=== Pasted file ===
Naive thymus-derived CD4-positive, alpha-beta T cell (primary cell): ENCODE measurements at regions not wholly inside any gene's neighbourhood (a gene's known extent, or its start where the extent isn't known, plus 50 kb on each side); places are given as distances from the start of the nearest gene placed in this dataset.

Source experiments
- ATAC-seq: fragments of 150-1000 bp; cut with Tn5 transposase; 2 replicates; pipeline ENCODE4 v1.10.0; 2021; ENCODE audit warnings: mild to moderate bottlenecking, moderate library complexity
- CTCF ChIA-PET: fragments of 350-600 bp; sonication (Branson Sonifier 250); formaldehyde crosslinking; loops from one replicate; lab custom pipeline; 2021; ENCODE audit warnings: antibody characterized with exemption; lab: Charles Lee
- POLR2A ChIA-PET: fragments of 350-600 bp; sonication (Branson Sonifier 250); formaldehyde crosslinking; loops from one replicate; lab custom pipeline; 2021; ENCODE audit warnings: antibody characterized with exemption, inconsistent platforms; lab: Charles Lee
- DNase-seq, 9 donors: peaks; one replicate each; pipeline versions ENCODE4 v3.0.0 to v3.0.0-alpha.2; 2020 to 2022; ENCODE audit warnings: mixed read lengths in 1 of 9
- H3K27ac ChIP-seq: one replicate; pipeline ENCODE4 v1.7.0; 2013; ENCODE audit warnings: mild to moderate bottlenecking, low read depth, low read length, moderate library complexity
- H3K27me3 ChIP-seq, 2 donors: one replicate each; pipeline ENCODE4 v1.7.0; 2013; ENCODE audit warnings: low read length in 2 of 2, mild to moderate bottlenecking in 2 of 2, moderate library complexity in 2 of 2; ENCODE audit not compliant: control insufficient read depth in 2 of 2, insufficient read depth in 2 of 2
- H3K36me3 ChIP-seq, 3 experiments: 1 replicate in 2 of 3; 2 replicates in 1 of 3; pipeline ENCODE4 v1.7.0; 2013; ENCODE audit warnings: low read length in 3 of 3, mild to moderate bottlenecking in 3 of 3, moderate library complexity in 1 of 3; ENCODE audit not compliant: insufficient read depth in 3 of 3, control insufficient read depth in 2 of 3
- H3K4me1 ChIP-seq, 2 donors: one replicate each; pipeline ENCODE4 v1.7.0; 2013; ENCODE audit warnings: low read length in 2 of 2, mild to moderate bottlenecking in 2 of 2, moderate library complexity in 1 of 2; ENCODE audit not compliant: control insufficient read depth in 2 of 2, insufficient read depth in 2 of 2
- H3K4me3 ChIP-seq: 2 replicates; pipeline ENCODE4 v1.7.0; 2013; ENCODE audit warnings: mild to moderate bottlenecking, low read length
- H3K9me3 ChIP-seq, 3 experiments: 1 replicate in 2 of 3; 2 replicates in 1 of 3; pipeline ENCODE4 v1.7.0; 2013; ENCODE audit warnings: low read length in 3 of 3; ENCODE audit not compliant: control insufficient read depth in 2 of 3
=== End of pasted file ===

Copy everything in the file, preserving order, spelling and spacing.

Naive thymus-derived CD4-positive, alpha-beta T cell (primary cell): ENCODE measurements at regions not wholly inside any gene's neighbourhood (a gene's known extent, or its start where the extent isn't known, plus 50 kb on each side); places are given as distances from the start of the nearest gene placed in this dataset.

Source experiments
- ATAC-seq: fragments of 150-1000 bp; cut with Tn5 transposase; 2 replicates; pipeline ENCODE4 v1.10.0; 2021; ENCODE audit warnings: mild to moderate bottlenecking, moderate library complexity
- CTCF ChIA-PET: fragments of 350-600 bp; sonication (Branson Sonifier 250); formaldehyde crosslinking; loops from one replicate; lab custom pipeline; 2021; ENCODE audit warnings: antibody characterized with exemption; lab: Charles Lee
- POLR2A ChIA-PET: fragments of 350-600 bp; sonication (Branson Sonifier 250); formaldehyde crosslinking; loops from one replicate; lab custom pipeline; 2021; ENCODE audit warnings: antibody characterized with exemption, inconsistent platforms; lab: Charles Lee
- DNase-seq, 9 donors: peaks; one replicate each; pipeline versions ENCODE4 v3.0.0 to v3.0.0-alpha.2; 2020 to 2022; ENCODE audit warnings: mixed read lengths in 1 of 9
- H3K27ac ChIP-seq: one replicate; pipeline ENCODE4 v1.7.0; 2013; ENCODE audit warnings: mild to moderate bottlenecking, low read depth, low read length, moderate library complexity
- H3K27me3 ChIP-seq, 2 donors: one replicate each; pipeline ENCODE4 v1.7.0; 2013; ENCODE audit warnings: low read length in 2 of 2, mild to moderate bottlenecking in 2 of 2, moderate library complexity in 2 of 2; ENCODE audit not compliant: control insufficient read depth in 2 of 2, insufficient read depth in 2 of 2
- H3K36me3 ChIP-seq, 3 experiments: 1 replicate in 2 of 3; 2 replicates in 1 of 3; pipeline ENCODE4 v1.7.0; 2013; ENCODE audit warnings: low read length in 3 of 3, mild to moderate bottlenecking in 3 of 3, moderate library complexity in 1 of 3; ENCODE audit not compliant: insufficient read depth in 3 of 3, control insufficient read depth in 2 of 3
- H3K4me1 ChIP-seq, 2 donors: one replicate each; pipeline ENCODE4 v1.7.0; 2013; ENCODE audit warnings: low read length in 2 of 2, mild to moderate bottlenecking in 2 of 2, moderate library complexity in 1 of 2; ENCODE audit not compliant: control insufficient read depth in 2 of 2, insufficient read depth in 2 of 2
- H3K4me3 ChIP-seq: 2 replicates; pipeline ENCODE4 v1.7.0; 2013; ENCODE audit warnings: mild to moderate bottlenecking, low read length
- H3K9me3 ChIP-seq, 3 experiments: 1 replicate in 2 of 3; 2 replicates in 1 of 3; pipeline ENCODE4 v1.7.0; 2013; ENCODE audit warnings: low read length in 3 of 3; ENCODE audit not compliant: control insufficient read depth in 2 of 3